representative. Wounds or body parts that resist decontamination may have to be covered, and the patient referred to a higher level medical treatment facility.
Protect any uncontaminated cut, scratch, or wound with an impermeable tape or other suitable material while decontaminating the rest of the body. If a wound is already contaminated, the simplest and least drastic decontamination method available should be tried first, always by trained medical personnel. First, the wound should be carefully bathed or flushed with sterile water, and a reasonable amount of bleeding should be encouraged.
Following decontamination, standard triage procedures, described in chapter 4 of the HM 3 & 2 Rate Training Manual, are used.
Additional information pertaining to the initial management of irradiated or radioactively contaminated individuals may be obtained from the current BUMEDINST 6470.10.
Radiological material may be removed but not destroyed. Water then becomes a special problem. Water coming from an underground source usually is free from radioactive materials and is therefore usable, but water coming from a reservoir that has to depend upon a surface watershed for its source may not be usable. Fortunately, regular water-treatment processes that include coagulation, sedimentation, and filtration will remove most fallout material, and if the reservoir water can be properly treated, it will be usable again. But for safetys sake, never drink untested water. Distillation frees water of radioactive material providing emergency drinking water.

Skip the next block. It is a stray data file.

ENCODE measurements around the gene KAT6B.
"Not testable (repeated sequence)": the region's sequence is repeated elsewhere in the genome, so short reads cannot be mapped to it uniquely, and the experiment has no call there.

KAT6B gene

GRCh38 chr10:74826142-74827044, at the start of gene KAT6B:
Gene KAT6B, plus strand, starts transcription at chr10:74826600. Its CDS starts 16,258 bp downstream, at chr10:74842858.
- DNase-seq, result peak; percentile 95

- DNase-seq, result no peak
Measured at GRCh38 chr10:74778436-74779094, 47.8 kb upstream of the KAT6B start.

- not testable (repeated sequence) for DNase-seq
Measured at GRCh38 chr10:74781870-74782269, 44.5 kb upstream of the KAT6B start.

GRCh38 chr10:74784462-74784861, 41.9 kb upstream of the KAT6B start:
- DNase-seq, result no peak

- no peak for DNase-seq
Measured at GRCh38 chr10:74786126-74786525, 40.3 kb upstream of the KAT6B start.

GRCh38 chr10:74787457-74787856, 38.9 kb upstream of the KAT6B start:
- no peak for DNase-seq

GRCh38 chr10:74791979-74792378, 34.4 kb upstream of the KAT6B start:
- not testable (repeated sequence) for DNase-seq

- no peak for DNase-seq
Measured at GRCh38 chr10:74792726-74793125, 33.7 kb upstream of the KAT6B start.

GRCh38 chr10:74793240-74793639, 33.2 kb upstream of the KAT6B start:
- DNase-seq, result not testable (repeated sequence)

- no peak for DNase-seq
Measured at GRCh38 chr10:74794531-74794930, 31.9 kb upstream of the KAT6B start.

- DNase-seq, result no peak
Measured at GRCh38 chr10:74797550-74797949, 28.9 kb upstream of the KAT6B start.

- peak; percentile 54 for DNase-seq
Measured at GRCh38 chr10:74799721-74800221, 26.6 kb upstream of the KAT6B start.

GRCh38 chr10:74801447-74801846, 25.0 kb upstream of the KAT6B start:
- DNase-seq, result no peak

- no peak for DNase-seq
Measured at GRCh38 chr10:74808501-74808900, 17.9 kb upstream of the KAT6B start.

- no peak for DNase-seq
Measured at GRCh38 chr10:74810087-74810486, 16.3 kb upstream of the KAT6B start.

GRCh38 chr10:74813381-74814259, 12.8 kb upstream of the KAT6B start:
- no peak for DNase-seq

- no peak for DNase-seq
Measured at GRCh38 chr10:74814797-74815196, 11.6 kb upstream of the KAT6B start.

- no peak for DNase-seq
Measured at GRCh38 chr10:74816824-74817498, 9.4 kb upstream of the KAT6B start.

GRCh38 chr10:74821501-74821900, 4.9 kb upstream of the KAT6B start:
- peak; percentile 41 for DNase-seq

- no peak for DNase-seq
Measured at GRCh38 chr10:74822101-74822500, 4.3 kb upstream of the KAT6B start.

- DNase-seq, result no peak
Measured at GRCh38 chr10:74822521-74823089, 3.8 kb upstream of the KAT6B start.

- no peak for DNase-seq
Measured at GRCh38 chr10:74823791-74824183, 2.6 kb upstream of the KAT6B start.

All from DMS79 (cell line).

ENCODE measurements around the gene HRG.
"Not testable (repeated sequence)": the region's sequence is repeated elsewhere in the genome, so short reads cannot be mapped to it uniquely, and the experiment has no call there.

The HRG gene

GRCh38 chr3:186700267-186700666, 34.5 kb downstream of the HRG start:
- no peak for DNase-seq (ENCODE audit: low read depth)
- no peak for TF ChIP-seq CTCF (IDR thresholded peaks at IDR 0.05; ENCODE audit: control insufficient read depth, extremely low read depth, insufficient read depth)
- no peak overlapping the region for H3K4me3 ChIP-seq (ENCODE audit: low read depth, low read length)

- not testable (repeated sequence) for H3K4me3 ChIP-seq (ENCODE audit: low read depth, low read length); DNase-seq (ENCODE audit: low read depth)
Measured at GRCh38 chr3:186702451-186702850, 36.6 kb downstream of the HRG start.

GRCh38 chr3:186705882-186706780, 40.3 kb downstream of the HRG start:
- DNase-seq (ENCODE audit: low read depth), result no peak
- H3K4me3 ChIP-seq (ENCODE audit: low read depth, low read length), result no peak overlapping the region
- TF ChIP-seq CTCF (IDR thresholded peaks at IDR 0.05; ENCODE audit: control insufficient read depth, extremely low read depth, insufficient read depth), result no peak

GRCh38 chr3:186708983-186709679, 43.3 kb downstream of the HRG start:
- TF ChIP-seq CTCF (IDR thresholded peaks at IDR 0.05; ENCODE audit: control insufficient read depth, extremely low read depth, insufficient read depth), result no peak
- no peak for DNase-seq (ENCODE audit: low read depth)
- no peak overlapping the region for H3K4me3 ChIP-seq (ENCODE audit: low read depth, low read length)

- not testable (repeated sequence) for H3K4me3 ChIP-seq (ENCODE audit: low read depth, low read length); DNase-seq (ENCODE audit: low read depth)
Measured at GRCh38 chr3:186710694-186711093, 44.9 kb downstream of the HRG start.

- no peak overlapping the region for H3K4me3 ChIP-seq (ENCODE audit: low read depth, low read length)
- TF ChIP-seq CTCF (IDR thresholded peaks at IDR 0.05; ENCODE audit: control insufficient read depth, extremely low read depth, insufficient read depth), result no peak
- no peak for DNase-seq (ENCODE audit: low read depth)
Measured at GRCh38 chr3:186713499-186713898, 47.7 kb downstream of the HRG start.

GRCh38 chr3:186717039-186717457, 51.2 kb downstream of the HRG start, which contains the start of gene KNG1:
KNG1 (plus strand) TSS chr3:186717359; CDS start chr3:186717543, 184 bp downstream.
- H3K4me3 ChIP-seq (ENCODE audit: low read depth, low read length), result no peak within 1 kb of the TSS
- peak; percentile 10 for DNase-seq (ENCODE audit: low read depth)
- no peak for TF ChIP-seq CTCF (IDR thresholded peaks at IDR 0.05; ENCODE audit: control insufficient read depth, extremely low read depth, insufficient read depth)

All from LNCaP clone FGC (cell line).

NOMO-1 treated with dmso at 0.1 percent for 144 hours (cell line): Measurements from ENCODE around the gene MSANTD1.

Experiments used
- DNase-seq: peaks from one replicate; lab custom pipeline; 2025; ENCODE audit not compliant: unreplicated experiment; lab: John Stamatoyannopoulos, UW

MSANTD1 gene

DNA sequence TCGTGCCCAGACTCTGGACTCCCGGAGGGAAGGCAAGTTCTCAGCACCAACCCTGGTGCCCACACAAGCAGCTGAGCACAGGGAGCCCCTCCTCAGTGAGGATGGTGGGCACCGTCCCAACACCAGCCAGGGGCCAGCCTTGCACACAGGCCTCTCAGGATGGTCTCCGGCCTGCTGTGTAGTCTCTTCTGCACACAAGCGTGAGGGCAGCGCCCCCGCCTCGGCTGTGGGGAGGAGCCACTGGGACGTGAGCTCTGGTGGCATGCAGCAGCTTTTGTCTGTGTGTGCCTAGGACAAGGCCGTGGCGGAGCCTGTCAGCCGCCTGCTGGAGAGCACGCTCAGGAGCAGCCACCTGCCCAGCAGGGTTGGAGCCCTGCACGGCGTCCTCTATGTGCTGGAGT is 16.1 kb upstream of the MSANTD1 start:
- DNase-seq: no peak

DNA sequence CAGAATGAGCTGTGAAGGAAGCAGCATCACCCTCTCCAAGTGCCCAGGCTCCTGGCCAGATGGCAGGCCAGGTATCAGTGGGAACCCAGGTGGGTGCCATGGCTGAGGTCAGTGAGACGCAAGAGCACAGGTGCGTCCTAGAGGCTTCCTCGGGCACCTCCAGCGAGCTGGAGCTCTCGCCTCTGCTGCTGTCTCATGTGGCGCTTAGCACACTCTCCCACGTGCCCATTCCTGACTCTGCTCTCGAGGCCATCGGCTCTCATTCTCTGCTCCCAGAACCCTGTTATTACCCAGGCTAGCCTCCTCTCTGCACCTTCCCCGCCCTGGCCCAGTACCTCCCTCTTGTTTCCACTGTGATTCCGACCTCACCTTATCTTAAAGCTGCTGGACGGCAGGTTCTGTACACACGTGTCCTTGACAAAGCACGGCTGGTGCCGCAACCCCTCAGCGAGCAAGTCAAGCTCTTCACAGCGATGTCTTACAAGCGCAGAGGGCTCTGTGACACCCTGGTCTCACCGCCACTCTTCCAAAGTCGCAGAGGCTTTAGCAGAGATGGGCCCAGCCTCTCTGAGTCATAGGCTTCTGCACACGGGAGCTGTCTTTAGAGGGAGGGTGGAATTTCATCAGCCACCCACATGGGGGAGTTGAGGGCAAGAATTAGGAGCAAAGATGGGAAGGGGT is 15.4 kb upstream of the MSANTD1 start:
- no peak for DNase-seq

Supplies and food can be protected from residual radiation by storage in dustproof containers. Although the outside of the containers may become contaminated, most of this radioactive material may be removed by washing. The container can then be opened and the contents removed and used without fear of causing significant contamination.
The outer wrappings on medical supplies and the peelings on fruit and vegetables also afford protection to their contents. After carefully removing the outer coverings and checking the contents, it maybe found that these materials will be safe to use.
Contaminated clothing should be handled with care. It should never be casually placed on furniture, hung on walls, or dropped on floors. Clothing should be stored in garbage cans or disposable containers. If these are not available, it should be placed on pieces of paper large enough to be rolled and secured. Grossly contaminated clothing should be properly disposed of by an authorized method, such as burial at sea or in deep pits or trenches, whichever is appropriate.
If clothing is in short supply, lightly contaminated clothing may be salvaged by special laundering. Three washings in hot water with detergent should be sufficient. To be sure that this procedure has freed the clothing of radioactive material, each article should be monitored before it is released for reuse. Rubber and plastic materials are readily decontaminated in a warm detergent wash.
1. NAVMED P-5059, Nato Handbook on the Medical Aspects of NBC Defensive Operations
2. NAVMED P-5041, Treatment of Chemical Agent Casualties